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Marcus_Aurelius

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Marcus_Aurelius last won the day on August 11 2019

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About Marcus_Aurelius

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  • Gender
    Man
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    he/him/his
  • Location
    Connecticut
  • Interests
    Ancient Philosophy, Normative Ethics, Philosophy of Religion, Modern Philosophy
  • Application Season
    2019 Fall
  • Program
    Ancient Philosophy Ph.D.

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  1. It looks abundantly clear that next year (and probably future years) will be significantly more difficult for applicants. The question is how much more difficult. Most schools will probably admit fewer and some might admit no one. And many schools (including mine) this year, as Thylacine have noted, aren't admitting anyone off the waitlist this year.
  2. Much of the guidance in this thread is about writing samples:
  3. I can't speak to GSU, but I can speak very highly of Juan and Allison Piñeros Glasscock!
  4. Yale canceled its visit. (If you've been admitted or waitlisted, feel free to message me to chat.)
  5. I don't have inside info on Harvard and Princeton, but many schools don't get around to sending rejections until long after their acceptances are out. It's rather unlikely that those two schools would be rolling (top schools don't need to since they expect a decently high yield). For what it's worth, Princeton sent its rejections just a couple days after its acceptances last year iirc, but that may not mean much. Theoretically possible though unlikely for there to be a hidden waitlist.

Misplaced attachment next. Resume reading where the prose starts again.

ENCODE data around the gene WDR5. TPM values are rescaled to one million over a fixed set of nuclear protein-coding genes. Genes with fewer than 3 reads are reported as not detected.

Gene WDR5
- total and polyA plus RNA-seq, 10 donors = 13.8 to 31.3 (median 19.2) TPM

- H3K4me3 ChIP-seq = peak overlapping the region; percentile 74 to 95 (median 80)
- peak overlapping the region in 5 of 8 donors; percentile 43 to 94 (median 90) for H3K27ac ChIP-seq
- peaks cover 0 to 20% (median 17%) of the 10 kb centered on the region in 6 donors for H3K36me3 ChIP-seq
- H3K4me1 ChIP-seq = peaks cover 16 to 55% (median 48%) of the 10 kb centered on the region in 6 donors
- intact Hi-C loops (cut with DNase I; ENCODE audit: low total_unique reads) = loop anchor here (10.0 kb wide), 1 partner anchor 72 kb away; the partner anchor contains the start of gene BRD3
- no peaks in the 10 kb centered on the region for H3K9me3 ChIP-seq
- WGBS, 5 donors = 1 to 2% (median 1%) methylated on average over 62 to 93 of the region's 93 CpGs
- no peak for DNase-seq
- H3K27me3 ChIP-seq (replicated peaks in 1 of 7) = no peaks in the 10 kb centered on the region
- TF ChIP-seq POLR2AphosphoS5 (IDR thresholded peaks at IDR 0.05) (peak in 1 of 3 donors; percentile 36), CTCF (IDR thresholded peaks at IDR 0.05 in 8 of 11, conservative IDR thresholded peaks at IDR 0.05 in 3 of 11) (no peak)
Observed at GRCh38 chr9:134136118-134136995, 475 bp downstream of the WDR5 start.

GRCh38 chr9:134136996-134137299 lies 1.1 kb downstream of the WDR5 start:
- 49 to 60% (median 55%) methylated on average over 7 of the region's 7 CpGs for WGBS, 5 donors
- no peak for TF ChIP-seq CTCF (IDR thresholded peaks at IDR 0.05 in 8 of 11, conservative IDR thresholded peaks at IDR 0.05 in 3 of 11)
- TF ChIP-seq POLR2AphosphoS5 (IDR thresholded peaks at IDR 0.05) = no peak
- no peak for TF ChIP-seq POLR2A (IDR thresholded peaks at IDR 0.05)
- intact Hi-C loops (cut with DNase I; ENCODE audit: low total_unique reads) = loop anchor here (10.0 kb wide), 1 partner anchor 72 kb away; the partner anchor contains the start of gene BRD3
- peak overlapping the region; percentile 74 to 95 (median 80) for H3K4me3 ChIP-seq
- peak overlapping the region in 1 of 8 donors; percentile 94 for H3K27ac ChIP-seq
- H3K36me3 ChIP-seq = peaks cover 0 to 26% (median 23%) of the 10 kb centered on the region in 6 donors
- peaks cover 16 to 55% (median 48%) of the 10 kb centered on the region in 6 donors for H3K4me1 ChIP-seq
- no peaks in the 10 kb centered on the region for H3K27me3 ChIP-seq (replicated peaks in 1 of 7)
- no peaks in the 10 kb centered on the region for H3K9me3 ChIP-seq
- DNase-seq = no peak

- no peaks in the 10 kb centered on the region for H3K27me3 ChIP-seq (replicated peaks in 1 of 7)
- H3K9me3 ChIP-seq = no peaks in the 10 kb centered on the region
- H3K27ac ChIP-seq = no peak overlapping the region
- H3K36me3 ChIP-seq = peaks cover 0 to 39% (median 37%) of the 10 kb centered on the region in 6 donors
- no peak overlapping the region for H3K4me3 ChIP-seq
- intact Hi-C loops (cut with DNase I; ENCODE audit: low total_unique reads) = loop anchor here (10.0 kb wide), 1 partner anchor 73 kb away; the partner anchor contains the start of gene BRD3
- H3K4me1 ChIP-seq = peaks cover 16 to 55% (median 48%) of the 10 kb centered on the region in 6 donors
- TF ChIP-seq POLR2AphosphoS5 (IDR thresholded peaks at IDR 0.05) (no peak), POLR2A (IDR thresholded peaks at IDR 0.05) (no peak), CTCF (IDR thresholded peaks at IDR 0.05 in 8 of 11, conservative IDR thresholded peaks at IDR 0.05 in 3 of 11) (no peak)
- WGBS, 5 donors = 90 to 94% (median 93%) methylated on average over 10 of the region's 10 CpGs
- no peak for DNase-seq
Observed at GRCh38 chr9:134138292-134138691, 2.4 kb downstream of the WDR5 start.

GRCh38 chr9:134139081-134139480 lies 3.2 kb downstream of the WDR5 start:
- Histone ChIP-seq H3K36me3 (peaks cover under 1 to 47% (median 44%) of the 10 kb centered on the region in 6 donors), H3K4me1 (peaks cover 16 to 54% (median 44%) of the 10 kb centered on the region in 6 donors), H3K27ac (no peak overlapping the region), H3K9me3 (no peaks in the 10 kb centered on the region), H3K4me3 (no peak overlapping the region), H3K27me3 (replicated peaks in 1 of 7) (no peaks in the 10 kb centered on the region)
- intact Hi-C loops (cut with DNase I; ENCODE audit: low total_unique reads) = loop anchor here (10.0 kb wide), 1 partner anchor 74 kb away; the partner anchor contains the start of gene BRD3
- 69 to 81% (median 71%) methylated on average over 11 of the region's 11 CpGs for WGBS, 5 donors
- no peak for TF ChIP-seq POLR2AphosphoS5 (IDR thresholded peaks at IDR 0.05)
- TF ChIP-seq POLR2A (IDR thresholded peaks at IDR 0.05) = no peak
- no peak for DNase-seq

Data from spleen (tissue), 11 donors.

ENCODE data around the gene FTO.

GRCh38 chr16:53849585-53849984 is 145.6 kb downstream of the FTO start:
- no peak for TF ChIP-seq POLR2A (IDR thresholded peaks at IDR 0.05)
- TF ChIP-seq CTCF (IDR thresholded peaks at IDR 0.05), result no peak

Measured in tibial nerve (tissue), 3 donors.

6. I'm not sure how much help I can be, but here's a question that might provide more context: What do you want out of a Classics program specifically? (Also, I don't know of a difference in American terminology between Classics and Classical Studies, except for one interdisciplinary program at Columbia that uses the latter term, so I don't know how you're using the terms differently.) If your goal is to work mainly on ancient philosophy, one can do that in a Classics department (I do), but it'll likely be very difficult for you to get into a Classics program with these credentials, to be blunt. How good are your languages? If you can show they're very good, that would help, but it sounds like you'll have little language training on your transcript/official record. I'd prioritize having letter writers who can attest to your language skills if you don't have lots of language on your transcript. It sounds reasonable to discuss in your statement the lack of Classics in Russia, but that'll probably only get you so far.
  7. My guess is that an AdCom member who sees that you posted work online will assume that you consider it good work unqualifiedly, not an undergrad-level work-in-progress. And there's a big difference between a professor's WIP and an applicant's. In my experience, early-career folks don't tend to post WIPs online much either. (Much of this post is anecdotal and guesswork, so I invite those with more inside information to correct me if indicated.)
  8. Do you have evidence for this claim? I haven't talked to any professors about online research they do on applicants, so I don't actually know, but my instinct is opposite yours about what impression a less-than-stellar paper online would give.
  9. Also, don't post anything on academia.edu that's not high quality. Since your writing sample is presumably your highest quality piece of work or close to it, it seems like it could be a bad idea to post lots of other stuff there.
  10. "All my students are equally the best because change is an illusion!"